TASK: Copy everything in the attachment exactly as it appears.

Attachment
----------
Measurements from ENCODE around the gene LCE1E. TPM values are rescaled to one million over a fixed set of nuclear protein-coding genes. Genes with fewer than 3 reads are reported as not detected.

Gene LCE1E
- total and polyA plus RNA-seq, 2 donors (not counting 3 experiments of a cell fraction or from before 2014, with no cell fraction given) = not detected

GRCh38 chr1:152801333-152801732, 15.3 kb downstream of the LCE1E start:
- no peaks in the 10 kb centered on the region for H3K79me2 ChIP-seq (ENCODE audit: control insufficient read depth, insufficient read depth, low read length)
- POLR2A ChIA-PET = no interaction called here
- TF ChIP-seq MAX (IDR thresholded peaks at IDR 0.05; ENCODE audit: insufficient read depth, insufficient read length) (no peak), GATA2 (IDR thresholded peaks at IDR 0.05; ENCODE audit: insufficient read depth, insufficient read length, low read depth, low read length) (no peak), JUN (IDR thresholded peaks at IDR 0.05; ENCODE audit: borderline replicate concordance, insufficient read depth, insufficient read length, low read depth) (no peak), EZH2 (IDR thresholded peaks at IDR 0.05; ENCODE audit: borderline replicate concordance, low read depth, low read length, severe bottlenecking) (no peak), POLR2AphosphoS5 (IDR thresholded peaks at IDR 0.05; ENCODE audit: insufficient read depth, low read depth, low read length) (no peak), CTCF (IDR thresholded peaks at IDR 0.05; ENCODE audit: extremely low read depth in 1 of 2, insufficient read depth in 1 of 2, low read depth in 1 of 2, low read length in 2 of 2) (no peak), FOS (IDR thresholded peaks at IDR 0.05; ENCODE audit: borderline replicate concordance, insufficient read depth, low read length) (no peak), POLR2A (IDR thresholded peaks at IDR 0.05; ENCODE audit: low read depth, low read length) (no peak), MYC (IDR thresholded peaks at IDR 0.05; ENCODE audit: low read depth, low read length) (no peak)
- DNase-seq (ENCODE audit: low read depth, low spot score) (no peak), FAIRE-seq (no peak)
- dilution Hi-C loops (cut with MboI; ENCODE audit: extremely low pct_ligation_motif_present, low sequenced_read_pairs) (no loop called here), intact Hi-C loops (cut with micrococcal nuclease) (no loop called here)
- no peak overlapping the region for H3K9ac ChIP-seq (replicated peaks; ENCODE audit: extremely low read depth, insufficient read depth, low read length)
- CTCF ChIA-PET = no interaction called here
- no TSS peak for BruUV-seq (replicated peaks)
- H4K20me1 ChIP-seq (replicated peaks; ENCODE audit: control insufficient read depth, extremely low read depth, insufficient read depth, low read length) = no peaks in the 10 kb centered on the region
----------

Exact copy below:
Measurements from ENCODE around the gene LCE1E. TPM values are rescaled to one million over a fixed set of nuclear protein-coding genes. Genes with fewer than 3 reads are reported as not detected.

Gene LCE1E
- total and polyA plus RNA-seq, 2 donors (not counting 3 experiments of a cell fraction or from before 2014, with no cell fraction given) = not detected

GRCh38 chr1:152801333-152801732, 15.3 kb downstream of the LCE1E start:
- no peaks in the 10 kb centered on the region for H3K79me2 ChIP-seq (ENCODE audit: control insufficient read depth, insufficient read depth, low read length)
- POLR2A ChIA-PET = no interaction called here
- TF ChIP-seq MAX (IDR thresholded peaks at IDR 0.05; ENCODE audit: insufficient read depth, insufficient read length) (no peak), GATA2 (IDR thresholded peaks at IDR 0.05; ENCODE audit: insufficient read depth, insufficient read length, low read depth, low read length) (no peak), JUN (IDR thresholded peaks at IDR 0.05; ENCODE audit: borderline replicate concordance, insufficient read depth, insufficient read length, low read depth) (no peak), EZH2 (IDR thresholded peaks at IDR 0.05; ENCODE audit: borderline replicate concordance, low read depth, low read length, severe bottlenecking) (no peak), POLR2AphosphoS5 (IDR thresholded peaks at IDR 0.05; ENCODE audit: insufficient read depth, low read depth, low read length) (no peak), CTCF (IDR thresholded peaks at IDR 0.05; ENCODE audit: extremely low read depth in 1 of 2, insufficient read depth in 1 of 2, low read depth in 1 of 2, low read length in 2 of 2) (no peak), FOS (IDR thresholded peaks at IDR 0.05; ENCODE audit: borderline replicate concordance, insufficient read depth, low read length) (no peak), POLR2A (IDR thresholded peaks at IDR 0.05; ENCODE audit: low read depth, low read length) (no peak), MYC (IDR thresholded peaks at IDR 0.05; ENCODE audit: low read depth, low read length) (no peak)
- DNase-seq (ENCODE audit: low read depth, low spot score) (no peak), FAIRE-seq (no peak)
- dilution Hi-C loops (cut with MboI; ENCODE audit: extremely low pct_ligation_motif_present, low sequenced_read_pairs) (no loop called here), intact Hi-C loops (cut with micrococcal nuclease) (no loop called here)
- no peak overlapping the region for H3K9ac ChIP-seq (replicated peaks; ENCODE audit: extremely low read depth, insufficient read depth, low read length)
- CTCF ChIA-PET = no interaction called here
- no TSS peak for BruUV-seq (replicated peaks)
- H4K20me1 ChIP-seq (replicated peaks; ENCODE audit: control insufficient read depth, extremely low read depth, insufficient read depth, low read length) = no peaks in the 10 kb centered on the region